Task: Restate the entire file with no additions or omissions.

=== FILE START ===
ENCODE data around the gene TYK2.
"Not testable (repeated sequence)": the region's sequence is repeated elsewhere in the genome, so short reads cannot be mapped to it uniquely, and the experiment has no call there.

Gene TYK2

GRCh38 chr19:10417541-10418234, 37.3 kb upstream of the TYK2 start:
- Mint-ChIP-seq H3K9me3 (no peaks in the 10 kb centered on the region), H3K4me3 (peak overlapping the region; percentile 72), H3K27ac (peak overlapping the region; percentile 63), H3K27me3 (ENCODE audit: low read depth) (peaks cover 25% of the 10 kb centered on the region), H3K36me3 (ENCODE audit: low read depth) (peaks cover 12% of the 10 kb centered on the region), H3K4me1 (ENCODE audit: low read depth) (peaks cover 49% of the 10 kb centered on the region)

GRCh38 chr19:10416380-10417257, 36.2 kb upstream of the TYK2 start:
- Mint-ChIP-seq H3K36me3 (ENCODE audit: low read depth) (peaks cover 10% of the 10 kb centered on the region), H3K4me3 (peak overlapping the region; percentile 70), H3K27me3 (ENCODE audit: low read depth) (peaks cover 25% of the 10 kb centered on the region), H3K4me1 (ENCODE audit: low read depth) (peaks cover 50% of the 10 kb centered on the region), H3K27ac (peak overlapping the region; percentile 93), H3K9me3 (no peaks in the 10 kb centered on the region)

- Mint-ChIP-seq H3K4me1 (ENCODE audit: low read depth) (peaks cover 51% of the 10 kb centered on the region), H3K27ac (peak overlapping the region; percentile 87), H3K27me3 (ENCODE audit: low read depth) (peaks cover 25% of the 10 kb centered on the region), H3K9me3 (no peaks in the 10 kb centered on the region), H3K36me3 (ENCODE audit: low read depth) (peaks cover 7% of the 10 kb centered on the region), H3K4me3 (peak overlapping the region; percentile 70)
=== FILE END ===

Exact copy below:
ENCODE data around the gene TYK2.
"Not testable (repeated sequence)": the region's sequence is repeated elsewhere in the genome, so short reads cannot be mapped to it uniquely, and the experiment has no call there.

Gene TYK2

GRCh38 chr19:10417541-10418234, 37.3 kb upstream of the TYK2 start:
- Mint-ChIP-seq H3K9me3 (no peaks in the 10 kb centered on the region), H3K4me3 (peak overlapping the region; percentile 72), H3K27ac (peak overlapping the region; percentile 63), H3K27me3 (ENCODE audit: low read depth) (peaks cover 25% of the 10 kb centered on the region), H3K36me3 (ENCODE audit: low read depth) (peaks cover 12% of the 10 kb centered on the region), H3K4me1 (ENCODE audit: low read depth) (peaks cover 49% of the 10 kb centered on the region)

GRCh38 chr19:10416380-10417257, 36.2 kb upstream of the TYK2 start:
- Mint-ChIP-seq H3K36me3 (ENCODE audit: low read depth) (peaks cover 10% of the 10 kb centered on the region), H3K4me3 (peak overlapping the region; percentile 70), H3K27me3 (ENCODE audit: low read depth) (peaks cover 25% of the 10 kb centered on the region), H3K4me1 (ENCODE audit: low read depth) (peaks cover 50% of the 10 kb centered on the region), H3K27ac (peak overlapping the region; percentile 93), H3K9me3 (no peaks in the 10 kb centered on the region)

- Mint-ChIP-seq H3K4me1 (ENCODE audit: low read depth) (peaks cover 51% of the 10 kb centered on the region), H3K27ac (peak overlapping the region; percentile 87), H3K27me3 (ENCODE audit: low read depth) (peaks cover 25% of the 10 kb centered on the region), H3K9me3 (no peaks in the 10 kb centered on the region), H3K36me3 (ENCODE audit: low read depth) (peaks cover 7% of the 10 kb centered on the region), H3K4me3 (peak overlapping the region; percentile 70)